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Dieting merely mind over matter

By Rosemary Desmond, Adelaide Now, November 9, 2006

Adelaide, Australia -- Forget dieting, it will only make you fat in the long run. Long-term weight loss is more about lifestyle changes, a conference on the Sunshine Coast will be told this weekend.

<< Dr Blair-West taught his patients techniques involving Zen Buddhism and mindfulness to get them to cut back the size of their portions and lose the weight they wanted - permanently.

Keynote speakers at The Clinicians Challenge in Treating Obesity will be husband and wife team professors Peter Herman and Janet Polivy.

The couple are psychologists at the University of Toronto, Canada, and world authorities in restraint theory, which holds that if you deny yourself food, you ultimately overeat.

Prof Polivy said most people trying to lose weight had unrealistic expectations and self-defeating behaviour from the start of their diet.

When it failed, they were actually likely to gain weight before the next attempt, and so the cycle continued.

"I'll be talking about how restraint eating leads to the false-hope syndrome and how this results in failed attempts at dieting but renewed attempts that are no more likely to succeed," Prof Polivy said.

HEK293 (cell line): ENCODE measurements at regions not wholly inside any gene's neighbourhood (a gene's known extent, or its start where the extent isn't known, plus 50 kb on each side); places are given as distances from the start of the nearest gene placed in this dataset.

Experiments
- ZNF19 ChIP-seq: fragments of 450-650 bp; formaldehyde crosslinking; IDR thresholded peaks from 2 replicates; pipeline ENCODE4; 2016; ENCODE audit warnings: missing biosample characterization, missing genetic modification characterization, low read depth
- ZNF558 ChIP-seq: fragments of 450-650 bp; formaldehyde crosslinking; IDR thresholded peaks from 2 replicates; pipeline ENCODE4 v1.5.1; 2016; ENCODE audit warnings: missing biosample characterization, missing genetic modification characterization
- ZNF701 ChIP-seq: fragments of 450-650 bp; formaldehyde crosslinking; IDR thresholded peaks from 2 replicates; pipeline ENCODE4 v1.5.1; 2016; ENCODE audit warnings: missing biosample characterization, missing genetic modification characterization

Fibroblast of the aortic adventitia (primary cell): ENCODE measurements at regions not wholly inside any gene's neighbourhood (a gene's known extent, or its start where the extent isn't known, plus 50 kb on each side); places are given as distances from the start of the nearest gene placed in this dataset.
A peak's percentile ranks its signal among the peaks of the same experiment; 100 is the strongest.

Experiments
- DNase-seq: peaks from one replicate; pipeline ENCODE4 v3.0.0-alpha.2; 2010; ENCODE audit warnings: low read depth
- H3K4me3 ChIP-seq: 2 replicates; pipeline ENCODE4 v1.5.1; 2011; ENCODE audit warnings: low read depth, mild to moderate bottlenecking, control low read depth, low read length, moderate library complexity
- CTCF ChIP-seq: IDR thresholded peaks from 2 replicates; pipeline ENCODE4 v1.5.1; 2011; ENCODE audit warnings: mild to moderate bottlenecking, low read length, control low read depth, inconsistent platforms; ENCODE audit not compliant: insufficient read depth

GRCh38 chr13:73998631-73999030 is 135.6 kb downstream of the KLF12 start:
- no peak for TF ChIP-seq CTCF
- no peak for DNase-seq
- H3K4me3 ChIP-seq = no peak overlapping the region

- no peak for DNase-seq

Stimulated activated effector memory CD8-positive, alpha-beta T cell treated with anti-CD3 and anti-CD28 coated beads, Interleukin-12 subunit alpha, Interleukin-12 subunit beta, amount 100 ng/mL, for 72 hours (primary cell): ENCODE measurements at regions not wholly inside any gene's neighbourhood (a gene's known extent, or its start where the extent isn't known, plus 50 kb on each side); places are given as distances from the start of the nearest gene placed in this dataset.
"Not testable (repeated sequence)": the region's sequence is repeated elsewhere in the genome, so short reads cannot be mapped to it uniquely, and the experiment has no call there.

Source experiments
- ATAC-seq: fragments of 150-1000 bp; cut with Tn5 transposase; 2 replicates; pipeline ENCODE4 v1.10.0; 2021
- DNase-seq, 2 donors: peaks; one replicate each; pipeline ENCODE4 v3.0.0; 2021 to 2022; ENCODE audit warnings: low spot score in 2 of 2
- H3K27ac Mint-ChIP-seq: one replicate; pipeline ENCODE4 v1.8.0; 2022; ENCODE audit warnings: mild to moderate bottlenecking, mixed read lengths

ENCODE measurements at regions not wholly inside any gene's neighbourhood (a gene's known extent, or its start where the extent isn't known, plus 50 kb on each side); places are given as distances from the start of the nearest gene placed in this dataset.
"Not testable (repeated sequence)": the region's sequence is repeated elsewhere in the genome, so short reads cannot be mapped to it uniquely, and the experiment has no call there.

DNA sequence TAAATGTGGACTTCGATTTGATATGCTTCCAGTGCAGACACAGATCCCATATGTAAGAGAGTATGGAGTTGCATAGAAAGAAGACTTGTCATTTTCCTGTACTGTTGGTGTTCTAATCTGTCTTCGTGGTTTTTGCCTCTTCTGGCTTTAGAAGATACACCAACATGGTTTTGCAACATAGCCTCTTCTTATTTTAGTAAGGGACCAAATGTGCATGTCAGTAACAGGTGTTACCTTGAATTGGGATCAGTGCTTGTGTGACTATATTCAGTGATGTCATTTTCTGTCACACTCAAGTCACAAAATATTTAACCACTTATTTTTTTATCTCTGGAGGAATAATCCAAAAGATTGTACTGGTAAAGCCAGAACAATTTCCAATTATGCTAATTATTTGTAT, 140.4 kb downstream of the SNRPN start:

"Losing weight involves actually changing permanently how people live their lives."

About 50 clinicians nationwide will meet at Noosa Heads in the inaugural symposium of the newly formed Obesity Prevention and Treatment Society (OPATS).

Its spokesman, Brisbane psychiatrist George Blair-West, today said that people knew what to eat but the question remained why didn't they do what they should do.

"We are better at treating most cancers than we are at treating obesity," Dr Blair-West said.

"Our five-year success rate in treating obesity is less than 20 per cent, and that's why we have this thing spiralling out of control," he said.

Research also showed that after people lose weight, they usually regained all they had lost plus another 15 per cent.

One of the topics for discussion at the conference will be whether obesity was an addiction or a willpower deficiency.

Unlike the campaign to make smoking unpopular to cut the addiction rate, food could not be made unpopular.

"That's why, with this conference, we really want to bring in this focus on the psychological conditions and teach clinicians, particularly the front-line professionals, that there is a complexity here they must start to deal with."

One way to treat the problem was a sophisticated dietary approach involving allowing the patient to pick around four or five foods to which they were deeply attached and removing other fattening foods they liked less.

Dr Blair-West taught his patients techniques involving Zen Buddhism and mindfulness to get them to cut back the size of their portions and lose the weight they wanted - permanently.



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